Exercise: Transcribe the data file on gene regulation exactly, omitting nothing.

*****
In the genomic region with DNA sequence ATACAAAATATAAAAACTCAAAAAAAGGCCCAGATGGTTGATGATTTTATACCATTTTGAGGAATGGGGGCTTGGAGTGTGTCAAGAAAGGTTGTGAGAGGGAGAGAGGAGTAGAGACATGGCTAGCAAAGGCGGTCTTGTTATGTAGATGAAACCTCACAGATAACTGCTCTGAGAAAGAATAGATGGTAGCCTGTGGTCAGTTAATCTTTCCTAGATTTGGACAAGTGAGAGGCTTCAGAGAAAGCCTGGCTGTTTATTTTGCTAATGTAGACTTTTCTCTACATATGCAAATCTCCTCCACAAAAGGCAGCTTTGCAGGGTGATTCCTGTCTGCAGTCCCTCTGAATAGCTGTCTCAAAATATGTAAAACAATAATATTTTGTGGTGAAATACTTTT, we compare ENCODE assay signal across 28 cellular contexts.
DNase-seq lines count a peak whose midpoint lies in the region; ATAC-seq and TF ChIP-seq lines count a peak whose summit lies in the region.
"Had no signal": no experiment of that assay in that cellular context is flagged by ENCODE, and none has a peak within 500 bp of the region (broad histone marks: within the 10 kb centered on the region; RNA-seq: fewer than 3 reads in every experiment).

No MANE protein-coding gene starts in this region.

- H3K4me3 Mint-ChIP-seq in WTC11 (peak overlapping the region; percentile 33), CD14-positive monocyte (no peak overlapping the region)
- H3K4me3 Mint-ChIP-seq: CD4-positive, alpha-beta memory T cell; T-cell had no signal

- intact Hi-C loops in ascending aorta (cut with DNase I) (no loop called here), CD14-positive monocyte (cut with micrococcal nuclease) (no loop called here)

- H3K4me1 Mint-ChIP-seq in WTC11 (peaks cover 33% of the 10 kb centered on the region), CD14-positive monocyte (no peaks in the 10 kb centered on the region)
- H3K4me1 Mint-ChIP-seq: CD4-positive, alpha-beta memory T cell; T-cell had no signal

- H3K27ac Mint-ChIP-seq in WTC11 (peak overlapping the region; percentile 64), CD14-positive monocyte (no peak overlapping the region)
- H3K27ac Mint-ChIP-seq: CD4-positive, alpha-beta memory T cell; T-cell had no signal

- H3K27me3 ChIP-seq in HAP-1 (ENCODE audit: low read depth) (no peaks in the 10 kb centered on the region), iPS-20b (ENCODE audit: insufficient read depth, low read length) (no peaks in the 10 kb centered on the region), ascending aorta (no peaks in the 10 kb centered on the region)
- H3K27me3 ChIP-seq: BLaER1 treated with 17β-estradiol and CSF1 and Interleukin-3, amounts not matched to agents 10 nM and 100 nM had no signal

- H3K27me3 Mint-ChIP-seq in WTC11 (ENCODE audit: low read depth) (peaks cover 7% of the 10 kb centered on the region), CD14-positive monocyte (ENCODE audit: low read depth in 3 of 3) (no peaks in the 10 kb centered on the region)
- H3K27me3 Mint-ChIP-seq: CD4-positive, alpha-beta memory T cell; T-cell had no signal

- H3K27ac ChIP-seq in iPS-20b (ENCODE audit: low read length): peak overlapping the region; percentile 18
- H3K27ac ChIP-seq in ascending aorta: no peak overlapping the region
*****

In the genomic region with DNA sequence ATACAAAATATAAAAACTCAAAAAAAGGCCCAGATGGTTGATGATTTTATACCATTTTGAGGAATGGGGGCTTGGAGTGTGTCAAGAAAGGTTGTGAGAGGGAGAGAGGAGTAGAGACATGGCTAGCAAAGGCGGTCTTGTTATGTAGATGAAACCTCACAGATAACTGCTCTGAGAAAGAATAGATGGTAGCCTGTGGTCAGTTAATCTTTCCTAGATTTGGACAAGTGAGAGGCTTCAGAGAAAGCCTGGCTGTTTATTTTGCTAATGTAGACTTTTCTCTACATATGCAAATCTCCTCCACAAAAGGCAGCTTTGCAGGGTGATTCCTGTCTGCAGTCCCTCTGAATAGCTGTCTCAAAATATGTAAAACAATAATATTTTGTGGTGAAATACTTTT, we compare ENCODE assay signal across 28 cellular contexts.
DNase-seq lines count a peak whose midpoint lies in the region; ATAC-seq and TF ChIP-seq lines count a peak whose summit lies in the region.
"Had no signal": no experiment of that assay in that cellular context is flagged by ENCODE, and none has a peak within 500 bp of the region (broad histone marks: within the 10 kb centered on the region; RNA-seq: fewer than 3 reads in every experiment).

No MANE protein-coding gene starts in this region.

- H3K4me3 Mint-ChIP-seq in WTC11 (peak overlapping the region; percentile 33), CD14-positive monocyte (no peak overlapping the region)
- H3K4me3 Mint-ChIP-seq: CD4-positive, alpha-beta memory T cell; T-cell had no signal

- intact Hi-C loops in ascending aorta (cut with DNase I) (no loop called here), CD14-positive monocyte (cut with micrococcal nuclease) (no loop called here)

- H3K4me1 Mint-ChIP-seq in WTC11 (peaks cover 33% of the 10 kb centered on the region), CD14-positive monocyte (no peaks in the 10 kb centered on the region)
- H3K4me1 Mint-ChIP-seq: CD4-positive, alpha-beta memory T cell; T-cell had no signal

- H3K27ac Mint-ChIP-seq in WTC11 (peak overlapping the region; percentile 64), CD14-positive monocyte (no peak overlapping the region)
- H3K27ac Mint-ChIP-seq: CD4-positive, alpha-beta memory T cell; T-cell had no signal

- H3K27me3 ChIP-seq in HAP-1 (ENCODE audit: low read depth) (no peaks in the 10 kb centered on the region), iPS-20b (ENCODE audit: insufficient read depth, low read length) (no peaks in the 10 kb centered on the region), ascending aorta (no peaks in the 10 kb centered on the region)
- H3K27me3 ChIP-seq: BLaER1 treated with 17β-estradiol and CSF1 and Interleukin-3, amounts not matched to agents 10 nM and 100 nM had no signal

- H3K27me3 Mint-ChIP-seq in WTC11 (ENCODE audit: low read depth) (peaks cover 7% of the 10 kb centered on the region), CD14-positive monocyte (ENCODE audit: low read depth in 3 of 3) (no peaks in the 10 kb centered on the region)
- H3K27me3 Mint-ChIP-seq: CD4-positive, alpha-beta memory T cell; T-cell had no signal

- H3K27ac ChIP-seq in iPS-20b (ENCODE audit: low read length): peak overlapping the region; percentile 18
- H3K27ac ChIP-seq in ascending aorta: no peak overlapping the region